First off, I want to thank everyone for the quality of the comments that were posted after my last column about sharing water. I asked everyone not to use names and not to call people names in their answers to my questions. You all did that. And, your thoughts were right on point. I have the information (opinions) I asked for. That’s great. I thank you.
Now, let’s get back to catching fish.
It’s summertime. The water’s hot and so is the air. Nevertheless, don’t let that fool you about where to find bass. I know it’s popular to talk about deep water — ledges and such — but the truth is that you can catch a ton of bass in shallow water, and when I say shallow I’m talking about water a foot or so deep.
This is an important topic, one worth mentioning, because I know a lot of anglers are uncomfortable fishing deep. I understand that. It’s an acquired taste. It takes a lot of time on the water to learn how to do it and have confidence in it when you are doing it.
The best places are in reservoirs that have little or no current and that have thick vegetation along the shoreline. If there’s an algae mat or scum on the water so much the better.
I fish mostly topwater in those kinds of spots. If the cover is thick and nasty I like to throw a frog. Because of their design they’ll fish almost anywhere without hanging and snagging on stuff. I generally walk them when I can. Otherwise, I’ll twitch them along until I can walk them. The idea is to make them look like bream. I honestly don’t think the fish are feeding on shad so much at this time of the year.
I always use braid with my frog. It’s tough so it doesn’t get nicked and damaged by the heavy cover, and I’m not worried about getting a good hookset or about the fish throwing my lure.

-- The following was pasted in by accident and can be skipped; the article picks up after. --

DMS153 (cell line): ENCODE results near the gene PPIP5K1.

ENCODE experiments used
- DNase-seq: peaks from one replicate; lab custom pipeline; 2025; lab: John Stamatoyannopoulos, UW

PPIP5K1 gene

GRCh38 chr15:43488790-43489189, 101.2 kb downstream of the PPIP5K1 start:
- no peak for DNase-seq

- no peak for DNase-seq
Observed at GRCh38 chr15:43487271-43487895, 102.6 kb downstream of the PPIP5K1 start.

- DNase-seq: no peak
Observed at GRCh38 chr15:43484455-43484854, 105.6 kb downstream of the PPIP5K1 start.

If I’m in an area where there’s more open water I’ll switch to a propbait or a popper. They’ll catch just as many fish as the frog, but they won’t stand up in heavy cover. The treble hooks will hang on anything and everything.
I like 20-pound-test Gamma monofilament for this type of fishing. It floats and that’s really important. Floating line allows your bait to ride higher on the water’s surface which gives you better control over its action. The other thing is that monofilament has just a little stretch to it. That helps with hooksets.
So, when you go fishing over the next couple of months take the time to explore some of the really shallow places you fished this past spring. You just might be surprised at how well they produce.
Hey! I want you to do me one more favor before I go. Think about what you want me to talk about in future columns. Maybe it’s a lure type you’re having trouble fishing. Or, it might be a kind of structure or cover that challenges you. Put your questions in the comments section. I’ll do my best to answer them in a way that’ll help you catch more bass.